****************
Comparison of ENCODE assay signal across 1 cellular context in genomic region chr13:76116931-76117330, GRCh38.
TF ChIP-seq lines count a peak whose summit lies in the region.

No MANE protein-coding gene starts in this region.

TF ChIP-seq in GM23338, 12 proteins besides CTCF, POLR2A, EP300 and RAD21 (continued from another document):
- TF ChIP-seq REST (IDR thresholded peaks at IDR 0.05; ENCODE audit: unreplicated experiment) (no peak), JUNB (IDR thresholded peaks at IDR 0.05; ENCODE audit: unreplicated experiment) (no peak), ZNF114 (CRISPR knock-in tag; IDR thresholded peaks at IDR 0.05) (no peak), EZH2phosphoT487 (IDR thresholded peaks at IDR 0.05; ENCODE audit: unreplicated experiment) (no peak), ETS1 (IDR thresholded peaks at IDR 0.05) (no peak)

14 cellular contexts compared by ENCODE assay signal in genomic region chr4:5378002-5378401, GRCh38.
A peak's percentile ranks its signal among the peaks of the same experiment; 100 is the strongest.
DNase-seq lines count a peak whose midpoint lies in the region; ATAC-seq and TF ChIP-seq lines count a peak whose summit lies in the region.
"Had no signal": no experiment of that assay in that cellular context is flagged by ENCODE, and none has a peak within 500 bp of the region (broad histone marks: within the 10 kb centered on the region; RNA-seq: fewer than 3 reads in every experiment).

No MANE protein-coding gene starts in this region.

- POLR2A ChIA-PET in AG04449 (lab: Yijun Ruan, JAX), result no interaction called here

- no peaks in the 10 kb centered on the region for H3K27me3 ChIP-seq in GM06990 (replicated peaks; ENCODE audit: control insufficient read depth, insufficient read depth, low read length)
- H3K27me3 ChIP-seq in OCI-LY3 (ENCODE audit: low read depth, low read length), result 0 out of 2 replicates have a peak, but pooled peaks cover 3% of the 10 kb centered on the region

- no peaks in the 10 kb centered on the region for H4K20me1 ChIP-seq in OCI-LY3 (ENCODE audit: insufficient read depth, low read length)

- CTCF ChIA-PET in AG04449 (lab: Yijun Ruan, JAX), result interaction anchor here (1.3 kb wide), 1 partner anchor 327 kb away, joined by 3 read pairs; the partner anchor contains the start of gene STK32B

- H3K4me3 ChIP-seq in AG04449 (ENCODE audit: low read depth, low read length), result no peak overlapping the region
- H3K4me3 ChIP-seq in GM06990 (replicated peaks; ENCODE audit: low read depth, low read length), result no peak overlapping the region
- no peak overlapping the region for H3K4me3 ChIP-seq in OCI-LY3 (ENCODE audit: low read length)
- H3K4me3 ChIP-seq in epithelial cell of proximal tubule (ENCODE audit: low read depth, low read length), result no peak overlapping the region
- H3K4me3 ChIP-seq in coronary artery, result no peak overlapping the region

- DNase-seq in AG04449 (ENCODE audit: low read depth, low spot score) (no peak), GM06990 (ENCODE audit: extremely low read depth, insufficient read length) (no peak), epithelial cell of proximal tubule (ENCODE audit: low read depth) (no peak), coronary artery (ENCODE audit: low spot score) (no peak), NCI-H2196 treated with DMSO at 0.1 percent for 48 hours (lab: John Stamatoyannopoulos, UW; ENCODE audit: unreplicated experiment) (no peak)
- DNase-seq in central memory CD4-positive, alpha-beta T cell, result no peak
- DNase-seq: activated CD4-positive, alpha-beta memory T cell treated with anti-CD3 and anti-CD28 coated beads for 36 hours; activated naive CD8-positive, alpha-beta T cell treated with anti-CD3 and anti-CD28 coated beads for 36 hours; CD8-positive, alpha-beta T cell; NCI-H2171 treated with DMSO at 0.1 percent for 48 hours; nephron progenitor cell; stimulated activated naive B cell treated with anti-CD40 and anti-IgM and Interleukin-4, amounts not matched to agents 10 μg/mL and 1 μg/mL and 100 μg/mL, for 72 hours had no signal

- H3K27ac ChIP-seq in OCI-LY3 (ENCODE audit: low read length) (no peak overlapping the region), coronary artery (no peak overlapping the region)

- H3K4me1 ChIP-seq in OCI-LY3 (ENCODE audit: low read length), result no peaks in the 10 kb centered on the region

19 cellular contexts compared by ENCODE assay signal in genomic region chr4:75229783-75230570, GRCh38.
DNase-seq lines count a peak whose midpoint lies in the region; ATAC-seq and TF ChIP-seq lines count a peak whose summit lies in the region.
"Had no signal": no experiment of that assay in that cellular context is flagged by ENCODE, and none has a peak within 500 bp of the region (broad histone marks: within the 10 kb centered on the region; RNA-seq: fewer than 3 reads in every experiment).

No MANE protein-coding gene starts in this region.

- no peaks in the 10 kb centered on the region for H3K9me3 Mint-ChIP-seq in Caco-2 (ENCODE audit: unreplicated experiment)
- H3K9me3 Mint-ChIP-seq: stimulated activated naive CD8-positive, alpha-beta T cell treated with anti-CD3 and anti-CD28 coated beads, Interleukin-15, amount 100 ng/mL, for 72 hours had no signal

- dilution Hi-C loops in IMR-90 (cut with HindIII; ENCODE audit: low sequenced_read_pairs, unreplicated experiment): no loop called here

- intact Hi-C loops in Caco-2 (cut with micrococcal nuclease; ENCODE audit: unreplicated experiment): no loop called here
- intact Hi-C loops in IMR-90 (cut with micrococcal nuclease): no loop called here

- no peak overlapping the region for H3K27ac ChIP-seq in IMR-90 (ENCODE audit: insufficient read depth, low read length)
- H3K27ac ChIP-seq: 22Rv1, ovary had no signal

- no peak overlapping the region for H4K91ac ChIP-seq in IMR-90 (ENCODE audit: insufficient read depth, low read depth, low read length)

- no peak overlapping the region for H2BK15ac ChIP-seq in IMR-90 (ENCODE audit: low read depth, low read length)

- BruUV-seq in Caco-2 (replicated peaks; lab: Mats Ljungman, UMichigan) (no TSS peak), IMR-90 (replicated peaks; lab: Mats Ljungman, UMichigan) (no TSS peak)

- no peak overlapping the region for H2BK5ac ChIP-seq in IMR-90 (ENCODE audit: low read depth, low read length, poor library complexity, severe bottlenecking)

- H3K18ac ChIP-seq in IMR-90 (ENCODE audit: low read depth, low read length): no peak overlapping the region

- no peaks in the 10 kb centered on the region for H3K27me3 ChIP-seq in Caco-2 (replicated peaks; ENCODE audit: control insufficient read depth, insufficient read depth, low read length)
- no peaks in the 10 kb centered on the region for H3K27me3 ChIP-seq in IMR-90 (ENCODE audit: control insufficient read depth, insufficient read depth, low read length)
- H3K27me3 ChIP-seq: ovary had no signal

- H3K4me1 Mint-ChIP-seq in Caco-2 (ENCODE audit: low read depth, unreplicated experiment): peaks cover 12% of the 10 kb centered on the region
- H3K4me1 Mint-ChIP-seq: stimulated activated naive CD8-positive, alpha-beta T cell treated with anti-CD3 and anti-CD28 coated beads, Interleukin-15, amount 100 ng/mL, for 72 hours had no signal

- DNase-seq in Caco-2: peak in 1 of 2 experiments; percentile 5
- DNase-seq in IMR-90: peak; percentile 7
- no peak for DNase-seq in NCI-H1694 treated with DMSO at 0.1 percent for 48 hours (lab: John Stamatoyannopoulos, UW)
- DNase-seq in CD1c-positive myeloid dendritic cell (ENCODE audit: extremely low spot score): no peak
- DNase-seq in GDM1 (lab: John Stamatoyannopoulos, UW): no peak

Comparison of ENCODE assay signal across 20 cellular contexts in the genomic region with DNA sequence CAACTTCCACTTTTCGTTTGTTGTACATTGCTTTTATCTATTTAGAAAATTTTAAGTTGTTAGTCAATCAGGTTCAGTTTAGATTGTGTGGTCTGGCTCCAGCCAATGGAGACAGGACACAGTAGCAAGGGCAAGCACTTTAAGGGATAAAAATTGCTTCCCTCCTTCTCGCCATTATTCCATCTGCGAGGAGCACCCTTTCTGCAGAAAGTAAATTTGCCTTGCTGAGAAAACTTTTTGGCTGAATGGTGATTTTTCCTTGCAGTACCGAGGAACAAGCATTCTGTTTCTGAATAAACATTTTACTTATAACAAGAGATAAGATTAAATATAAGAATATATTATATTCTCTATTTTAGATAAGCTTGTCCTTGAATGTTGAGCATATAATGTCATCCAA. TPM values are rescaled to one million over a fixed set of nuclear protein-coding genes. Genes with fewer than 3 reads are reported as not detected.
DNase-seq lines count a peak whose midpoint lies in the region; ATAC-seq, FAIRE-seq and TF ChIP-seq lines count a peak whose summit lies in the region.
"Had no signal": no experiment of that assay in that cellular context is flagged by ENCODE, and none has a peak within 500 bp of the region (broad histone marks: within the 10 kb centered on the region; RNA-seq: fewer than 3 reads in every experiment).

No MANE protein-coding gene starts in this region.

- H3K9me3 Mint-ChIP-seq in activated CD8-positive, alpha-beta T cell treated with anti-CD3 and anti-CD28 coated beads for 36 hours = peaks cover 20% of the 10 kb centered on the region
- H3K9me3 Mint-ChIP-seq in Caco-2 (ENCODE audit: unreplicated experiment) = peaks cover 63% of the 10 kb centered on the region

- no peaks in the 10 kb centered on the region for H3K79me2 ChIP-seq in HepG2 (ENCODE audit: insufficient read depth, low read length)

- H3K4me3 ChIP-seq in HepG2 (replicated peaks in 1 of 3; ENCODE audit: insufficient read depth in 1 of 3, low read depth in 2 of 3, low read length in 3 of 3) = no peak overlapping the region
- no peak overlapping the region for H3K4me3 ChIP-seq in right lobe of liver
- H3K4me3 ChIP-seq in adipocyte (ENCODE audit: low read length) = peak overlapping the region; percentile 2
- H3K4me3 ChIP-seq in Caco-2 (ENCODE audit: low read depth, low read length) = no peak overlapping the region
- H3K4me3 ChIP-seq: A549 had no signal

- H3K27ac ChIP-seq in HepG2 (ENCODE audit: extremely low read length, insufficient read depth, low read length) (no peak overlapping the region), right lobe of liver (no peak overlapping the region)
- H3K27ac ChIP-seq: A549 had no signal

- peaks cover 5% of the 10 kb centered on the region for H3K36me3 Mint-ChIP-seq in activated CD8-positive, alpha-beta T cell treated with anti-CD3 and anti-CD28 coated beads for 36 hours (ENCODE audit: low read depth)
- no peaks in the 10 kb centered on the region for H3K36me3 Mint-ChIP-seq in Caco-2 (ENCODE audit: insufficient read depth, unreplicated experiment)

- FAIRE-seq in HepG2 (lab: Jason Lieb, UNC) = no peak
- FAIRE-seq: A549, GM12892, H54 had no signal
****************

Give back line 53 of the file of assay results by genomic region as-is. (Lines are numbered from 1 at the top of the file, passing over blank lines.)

DNase-seq lines count a peak whose midpoint lies in the region; ATAC-seq, FAIRE-seq and TF ChIP-seq lines count a peak whose summit lies in the region.